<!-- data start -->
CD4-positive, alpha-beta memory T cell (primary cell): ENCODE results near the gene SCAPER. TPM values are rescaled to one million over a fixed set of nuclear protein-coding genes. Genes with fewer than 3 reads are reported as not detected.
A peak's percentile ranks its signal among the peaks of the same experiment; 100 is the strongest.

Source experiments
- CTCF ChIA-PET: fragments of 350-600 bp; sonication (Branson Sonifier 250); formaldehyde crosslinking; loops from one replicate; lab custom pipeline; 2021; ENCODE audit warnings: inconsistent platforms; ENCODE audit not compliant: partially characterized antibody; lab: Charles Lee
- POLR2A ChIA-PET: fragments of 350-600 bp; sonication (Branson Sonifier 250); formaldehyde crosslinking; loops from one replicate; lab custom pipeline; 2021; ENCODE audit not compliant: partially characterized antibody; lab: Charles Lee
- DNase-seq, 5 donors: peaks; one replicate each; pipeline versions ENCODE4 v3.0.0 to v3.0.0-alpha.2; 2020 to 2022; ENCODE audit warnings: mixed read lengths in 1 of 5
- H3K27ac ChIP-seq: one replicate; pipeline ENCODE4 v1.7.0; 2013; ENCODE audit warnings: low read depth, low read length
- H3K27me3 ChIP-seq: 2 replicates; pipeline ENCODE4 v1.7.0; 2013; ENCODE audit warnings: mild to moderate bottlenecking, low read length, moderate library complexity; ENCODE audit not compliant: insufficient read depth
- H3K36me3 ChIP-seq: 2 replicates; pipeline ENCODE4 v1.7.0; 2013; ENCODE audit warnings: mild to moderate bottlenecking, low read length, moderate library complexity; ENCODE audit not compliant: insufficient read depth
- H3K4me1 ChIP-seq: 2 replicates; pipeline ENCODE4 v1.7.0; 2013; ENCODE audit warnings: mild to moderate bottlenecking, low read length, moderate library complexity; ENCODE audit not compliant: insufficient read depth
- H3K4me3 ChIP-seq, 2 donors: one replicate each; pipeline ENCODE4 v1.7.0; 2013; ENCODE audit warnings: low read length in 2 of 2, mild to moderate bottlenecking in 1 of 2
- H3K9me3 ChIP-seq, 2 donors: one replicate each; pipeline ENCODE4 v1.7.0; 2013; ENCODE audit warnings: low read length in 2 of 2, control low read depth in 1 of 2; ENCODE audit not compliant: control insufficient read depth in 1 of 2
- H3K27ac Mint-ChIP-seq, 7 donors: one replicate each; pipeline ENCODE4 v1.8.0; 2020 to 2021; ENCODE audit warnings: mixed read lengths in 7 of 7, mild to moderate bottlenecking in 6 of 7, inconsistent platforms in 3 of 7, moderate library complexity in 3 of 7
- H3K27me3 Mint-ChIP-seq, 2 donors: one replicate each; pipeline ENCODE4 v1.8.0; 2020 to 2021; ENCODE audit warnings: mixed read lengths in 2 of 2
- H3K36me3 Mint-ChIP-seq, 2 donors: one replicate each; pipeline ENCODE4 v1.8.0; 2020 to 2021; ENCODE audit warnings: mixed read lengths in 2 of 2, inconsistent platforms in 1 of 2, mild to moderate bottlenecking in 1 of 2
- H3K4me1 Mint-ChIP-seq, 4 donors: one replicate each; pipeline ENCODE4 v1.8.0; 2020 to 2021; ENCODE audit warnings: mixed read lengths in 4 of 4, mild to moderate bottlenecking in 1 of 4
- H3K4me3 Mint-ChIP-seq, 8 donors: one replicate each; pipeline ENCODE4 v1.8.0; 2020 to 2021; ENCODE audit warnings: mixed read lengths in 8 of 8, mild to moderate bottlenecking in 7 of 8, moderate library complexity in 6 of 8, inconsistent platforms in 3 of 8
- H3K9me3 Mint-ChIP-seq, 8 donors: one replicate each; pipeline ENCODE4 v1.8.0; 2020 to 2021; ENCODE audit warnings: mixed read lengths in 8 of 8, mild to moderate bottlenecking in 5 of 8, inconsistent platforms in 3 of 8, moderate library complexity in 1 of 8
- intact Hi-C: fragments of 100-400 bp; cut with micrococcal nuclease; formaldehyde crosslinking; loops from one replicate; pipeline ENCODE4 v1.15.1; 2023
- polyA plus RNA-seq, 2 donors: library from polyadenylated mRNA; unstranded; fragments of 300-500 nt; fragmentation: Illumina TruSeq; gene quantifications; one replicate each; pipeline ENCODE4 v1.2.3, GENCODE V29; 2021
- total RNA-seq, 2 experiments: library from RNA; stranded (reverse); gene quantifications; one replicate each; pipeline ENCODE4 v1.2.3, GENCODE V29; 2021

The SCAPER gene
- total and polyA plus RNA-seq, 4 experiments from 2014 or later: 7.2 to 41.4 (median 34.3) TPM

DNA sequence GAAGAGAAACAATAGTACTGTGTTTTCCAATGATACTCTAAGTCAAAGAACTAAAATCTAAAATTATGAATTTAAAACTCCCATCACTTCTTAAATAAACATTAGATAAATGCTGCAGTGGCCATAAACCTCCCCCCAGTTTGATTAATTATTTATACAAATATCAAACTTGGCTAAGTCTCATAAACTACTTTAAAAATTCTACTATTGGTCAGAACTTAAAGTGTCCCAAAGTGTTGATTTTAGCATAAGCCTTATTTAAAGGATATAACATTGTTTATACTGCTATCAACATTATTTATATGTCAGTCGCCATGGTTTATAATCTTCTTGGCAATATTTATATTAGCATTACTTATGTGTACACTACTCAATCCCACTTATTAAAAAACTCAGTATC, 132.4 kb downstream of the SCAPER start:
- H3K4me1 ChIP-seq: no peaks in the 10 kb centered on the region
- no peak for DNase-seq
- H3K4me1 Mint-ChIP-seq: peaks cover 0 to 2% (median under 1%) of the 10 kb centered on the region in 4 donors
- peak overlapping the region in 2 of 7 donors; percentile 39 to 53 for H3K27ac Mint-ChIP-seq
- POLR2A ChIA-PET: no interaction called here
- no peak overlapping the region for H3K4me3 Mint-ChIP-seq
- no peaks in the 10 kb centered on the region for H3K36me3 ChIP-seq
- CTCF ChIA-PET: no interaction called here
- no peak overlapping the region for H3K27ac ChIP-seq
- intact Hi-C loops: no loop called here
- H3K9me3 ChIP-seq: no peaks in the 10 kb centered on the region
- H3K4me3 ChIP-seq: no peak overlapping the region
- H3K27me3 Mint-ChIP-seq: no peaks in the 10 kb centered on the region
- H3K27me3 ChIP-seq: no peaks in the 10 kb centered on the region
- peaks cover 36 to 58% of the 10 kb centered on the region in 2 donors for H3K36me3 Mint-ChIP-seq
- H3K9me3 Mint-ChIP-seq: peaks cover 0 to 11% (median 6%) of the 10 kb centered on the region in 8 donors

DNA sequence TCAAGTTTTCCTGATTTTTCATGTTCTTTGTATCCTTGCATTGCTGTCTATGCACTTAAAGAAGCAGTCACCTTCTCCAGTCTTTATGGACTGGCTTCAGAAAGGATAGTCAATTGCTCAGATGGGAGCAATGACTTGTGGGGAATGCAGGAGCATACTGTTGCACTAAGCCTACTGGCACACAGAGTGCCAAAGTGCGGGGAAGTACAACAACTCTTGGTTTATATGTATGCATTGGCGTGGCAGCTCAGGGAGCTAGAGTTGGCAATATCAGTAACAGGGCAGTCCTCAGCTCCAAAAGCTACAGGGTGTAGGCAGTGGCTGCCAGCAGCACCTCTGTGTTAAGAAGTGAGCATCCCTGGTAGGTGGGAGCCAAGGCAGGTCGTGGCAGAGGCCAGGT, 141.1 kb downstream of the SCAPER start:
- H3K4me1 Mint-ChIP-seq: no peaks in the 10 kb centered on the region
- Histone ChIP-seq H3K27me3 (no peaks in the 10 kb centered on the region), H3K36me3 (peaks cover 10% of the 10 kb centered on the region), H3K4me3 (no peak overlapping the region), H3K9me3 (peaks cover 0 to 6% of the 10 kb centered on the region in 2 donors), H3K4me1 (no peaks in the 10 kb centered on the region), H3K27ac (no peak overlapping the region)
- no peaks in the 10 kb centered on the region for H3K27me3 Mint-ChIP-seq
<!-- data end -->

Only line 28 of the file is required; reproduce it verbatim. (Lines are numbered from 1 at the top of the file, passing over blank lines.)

- peak overlapping the region in 2 of 7 donors; percentile 39 to 53 for H3K27ac Mint-ChIP-seq